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Ambience is always something guitar players have to work for; reverb and delays can get so complex that in the process of this search, the concept of “simpler is better” gets revisited often. Maxon’s new analog delay pedal brings ambience with ease.
The small box houses a BBD analog IC, which brings warmth and clarity. It’s the standard in most analog time-based effects, and it lives up to the reputation. Controls are sparse, a Delay, Blend, and Repeat knobs are the only variables. The switch is buffered, meaning it can work with long cables without loss of signal or tone (like its cousin the ASC10). It works equally well in front of an amp, and in an effects loop, a rare feat for a stompbox.
Like most analog units, this one tops out at 600ms of delay, so don’t expect to do tons of looping or trippy sound-on-sound layering. It’s more in the natural slapback echo pocket – quick, sharp delays that are natural, with just the right amount of repeats that won’t clutter up the notes that come after it. The only downside is that at higher settings the Repeat control gets very sensitive, and the repeats cascade louder and louder: neat for those Pink Floyd oscillation effects, but in most situations, it can be a bit too much.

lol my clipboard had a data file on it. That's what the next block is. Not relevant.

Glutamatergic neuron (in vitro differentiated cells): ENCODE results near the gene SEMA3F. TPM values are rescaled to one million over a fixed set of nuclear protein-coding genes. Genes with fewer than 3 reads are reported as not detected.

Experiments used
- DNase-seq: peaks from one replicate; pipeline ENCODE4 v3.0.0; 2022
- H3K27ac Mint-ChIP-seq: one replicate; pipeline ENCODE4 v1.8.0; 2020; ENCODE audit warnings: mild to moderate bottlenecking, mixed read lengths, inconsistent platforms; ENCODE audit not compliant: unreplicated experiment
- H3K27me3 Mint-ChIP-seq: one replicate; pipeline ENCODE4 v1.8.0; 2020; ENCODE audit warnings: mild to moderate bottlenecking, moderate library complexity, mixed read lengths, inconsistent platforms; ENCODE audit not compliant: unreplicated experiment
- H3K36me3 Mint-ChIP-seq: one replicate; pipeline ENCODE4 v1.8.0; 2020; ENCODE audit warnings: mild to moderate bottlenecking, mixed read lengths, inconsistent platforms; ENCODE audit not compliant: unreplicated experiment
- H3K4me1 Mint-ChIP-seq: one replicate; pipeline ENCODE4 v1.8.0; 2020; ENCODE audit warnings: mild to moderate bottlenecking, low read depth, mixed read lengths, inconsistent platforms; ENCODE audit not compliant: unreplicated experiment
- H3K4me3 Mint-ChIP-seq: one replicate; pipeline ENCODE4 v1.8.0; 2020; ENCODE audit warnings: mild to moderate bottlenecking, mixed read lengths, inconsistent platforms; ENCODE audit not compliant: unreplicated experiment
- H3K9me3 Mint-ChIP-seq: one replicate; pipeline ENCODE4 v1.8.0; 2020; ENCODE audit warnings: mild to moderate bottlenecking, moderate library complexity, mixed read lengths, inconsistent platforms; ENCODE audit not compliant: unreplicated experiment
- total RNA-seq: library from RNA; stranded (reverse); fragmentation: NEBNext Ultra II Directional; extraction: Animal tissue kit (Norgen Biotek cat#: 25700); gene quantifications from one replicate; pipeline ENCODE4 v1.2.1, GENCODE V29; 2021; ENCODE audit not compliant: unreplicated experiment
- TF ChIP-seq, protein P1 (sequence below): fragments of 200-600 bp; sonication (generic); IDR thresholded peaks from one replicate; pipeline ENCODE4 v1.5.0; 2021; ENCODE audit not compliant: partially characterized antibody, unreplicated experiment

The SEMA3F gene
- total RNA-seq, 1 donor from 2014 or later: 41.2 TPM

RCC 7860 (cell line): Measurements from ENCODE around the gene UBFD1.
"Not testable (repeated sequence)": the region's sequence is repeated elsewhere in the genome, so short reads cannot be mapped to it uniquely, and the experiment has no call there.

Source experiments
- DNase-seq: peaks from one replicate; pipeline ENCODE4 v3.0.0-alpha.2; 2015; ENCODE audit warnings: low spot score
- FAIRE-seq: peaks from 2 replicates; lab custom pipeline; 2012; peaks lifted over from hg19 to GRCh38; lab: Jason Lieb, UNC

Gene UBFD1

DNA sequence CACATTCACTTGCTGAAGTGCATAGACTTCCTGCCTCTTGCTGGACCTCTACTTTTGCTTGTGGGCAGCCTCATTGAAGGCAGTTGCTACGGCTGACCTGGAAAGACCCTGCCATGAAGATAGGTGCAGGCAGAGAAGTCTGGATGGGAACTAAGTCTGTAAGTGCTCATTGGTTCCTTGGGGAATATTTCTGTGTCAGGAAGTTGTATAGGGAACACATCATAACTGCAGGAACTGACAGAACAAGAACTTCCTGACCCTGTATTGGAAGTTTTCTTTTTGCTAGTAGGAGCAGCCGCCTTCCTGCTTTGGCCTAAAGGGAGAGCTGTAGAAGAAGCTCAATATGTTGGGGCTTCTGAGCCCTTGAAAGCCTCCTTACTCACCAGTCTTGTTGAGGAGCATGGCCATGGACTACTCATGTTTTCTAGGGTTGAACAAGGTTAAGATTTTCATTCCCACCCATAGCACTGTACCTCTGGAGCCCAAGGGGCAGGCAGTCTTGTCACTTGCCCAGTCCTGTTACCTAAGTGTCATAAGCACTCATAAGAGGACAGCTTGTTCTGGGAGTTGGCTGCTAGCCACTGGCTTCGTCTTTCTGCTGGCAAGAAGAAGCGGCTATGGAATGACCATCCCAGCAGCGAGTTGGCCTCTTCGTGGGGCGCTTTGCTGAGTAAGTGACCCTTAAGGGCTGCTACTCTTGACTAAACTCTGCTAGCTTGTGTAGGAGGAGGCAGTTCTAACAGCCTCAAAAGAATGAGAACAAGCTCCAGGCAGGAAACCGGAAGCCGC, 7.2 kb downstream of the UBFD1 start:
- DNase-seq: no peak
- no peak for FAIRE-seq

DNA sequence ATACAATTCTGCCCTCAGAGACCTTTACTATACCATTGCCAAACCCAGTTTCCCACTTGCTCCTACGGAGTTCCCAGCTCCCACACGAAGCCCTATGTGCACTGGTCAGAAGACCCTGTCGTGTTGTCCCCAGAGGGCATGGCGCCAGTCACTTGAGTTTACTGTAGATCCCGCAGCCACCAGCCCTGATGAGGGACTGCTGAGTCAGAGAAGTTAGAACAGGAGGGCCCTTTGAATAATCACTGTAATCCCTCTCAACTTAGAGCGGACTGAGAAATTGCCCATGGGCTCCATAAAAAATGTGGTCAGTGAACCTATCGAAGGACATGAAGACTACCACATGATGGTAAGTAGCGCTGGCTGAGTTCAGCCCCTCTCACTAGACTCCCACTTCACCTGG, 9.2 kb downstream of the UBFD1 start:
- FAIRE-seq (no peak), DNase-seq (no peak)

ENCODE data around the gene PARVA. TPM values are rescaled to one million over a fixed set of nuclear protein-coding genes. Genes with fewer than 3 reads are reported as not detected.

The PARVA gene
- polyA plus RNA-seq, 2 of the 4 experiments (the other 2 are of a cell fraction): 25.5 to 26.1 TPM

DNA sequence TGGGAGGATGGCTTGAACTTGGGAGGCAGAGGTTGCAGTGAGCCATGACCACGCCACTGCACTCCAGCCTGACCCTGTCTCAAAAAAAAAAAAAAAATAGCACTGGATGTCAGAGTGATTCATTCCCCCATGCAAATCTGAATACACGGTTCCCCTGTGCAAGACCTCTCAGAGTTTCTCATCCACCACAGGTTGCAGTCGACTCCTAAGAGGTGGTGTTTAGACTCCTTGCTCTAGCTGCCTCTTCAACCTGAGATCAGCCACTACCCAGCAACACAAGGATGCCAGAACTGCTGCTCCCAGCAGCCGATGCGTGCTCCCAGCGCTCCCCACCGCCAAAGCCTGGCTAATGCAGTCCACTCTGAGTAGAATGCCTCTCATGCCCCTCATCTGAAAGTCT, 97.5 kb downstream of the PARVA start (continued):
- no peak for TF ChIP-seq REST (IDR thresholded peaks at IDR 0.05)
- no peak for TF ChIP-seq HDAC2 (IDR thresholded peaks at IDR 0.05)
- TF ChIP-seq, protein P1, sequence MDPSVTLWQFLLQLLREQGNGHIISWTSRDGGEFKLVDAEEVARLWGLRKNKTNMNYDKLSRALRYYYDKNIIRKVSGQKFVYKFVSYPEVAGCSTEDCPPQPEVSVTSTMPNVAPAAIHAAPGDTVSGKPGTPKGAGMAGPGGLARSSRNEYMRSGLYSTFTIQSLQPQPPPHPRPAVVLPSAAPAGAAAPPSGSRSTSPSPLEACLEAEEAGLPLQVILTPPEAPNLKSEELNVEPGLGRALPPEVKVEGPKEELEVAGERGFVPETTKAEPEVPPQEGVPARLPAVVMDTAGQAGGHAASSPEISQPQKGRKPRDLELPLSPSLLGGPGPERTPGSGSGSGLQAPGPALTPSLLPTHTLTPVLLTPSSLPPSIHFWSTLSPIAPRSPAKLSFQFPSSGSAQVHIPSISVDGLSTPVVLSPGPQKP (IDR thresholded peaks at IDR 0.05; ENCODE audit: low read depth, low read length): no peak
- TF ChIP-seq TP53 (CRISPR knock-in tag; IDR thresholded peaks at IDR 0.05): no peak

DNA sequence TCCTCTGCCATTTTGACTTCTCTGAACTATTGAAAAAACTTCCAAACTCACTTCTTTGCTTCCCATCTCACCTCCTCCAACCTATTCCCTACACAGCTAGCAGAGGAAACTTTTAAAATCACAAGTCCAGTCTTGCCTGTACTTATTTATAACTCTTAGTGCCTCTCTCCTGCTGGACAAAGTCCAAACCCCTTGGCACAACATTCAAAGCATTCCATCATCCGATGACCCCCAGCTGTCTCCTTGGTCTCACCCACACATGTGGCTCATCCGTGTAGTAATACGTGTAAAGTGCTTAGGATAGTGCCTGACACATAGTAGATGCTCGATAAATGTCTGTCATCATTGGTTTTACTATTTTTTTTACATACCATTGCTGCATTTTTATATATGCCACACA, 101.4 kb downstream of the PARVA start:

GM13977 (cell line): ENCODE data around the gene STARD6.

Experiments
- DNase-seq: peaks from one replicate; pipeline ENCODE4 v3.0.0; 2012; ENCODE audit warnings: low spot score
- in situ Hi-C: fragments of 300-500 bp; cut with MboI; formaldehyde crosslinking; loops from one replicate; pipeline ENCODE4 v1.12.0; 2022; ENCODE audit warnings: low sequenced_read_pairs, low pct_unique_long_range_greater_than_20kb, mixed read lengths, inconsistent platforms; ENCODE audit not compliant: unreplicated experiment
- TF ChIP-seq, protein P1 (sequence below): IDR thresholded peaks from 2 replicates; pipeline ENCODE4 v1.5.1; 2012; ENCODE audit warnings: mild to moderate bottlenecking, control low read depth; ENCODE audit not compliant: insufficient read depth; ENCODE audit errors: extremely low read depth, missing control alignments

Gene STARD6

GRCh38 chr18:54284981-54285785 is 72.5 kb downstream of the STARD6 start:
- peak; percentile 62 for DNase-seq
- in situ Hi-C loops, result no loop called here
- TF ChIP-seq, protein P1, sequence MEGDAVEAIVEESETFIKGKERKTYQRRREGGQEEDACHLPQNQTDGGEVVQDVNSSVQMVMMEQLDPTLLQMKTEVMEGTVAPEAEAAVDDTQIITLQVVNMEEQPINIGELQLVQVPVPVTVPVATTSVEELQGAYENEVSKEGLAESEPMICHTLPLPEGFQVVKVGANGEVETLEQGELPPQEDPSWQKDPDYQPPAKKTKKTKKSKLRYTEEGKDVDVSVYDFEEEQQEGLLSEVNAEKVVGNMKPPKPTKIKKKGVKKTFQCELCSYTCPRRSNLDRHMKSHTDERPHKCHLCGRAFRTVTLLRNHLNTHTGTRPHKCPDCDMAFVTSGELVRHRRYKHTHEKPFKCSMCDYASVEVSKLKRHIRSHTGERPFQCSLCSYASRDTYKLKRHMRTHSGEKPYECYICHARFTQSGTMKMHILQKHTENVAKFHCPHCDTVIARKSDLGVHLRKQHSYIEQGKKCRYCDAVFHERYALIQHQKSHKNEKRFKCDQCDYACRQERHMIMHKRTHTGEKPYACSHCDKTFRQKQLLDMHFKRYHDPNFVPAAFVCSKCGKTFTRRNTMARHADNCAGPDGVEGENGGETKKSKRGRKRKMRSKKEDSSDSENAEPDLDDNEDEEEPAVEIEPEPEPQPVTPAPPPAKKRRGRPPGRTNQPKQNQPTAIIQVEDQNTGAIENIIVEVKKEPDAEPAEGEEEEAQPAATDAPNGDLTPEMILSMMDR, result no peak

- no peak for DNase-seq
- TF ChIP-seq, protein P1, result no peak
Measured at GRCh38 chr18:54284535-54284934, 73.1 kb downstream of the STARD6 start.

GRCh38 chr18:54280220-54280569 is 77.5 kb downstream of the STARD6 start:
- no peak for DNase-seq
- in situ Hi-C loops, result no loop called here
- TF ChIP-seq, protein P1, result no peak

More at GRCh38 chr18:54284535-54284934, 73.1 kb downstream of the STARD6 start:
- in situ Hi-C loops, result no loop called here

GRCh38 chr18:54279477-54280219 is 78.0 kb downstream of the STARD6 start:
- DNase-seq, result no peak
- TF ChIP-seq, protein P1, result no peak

The AD10 is a breath of fresh air; it’s warm and sweet, and while not super-long or adjustable, the delays seem to be more musical, not content to sit in the “just make an echo” department. For players who want a delay but don’t want to go digital, this new pedal from Maxon is well worth the asking price.
PROS: Smooth, simple, natural.
CONS: Repeat control seems a bit aggressive.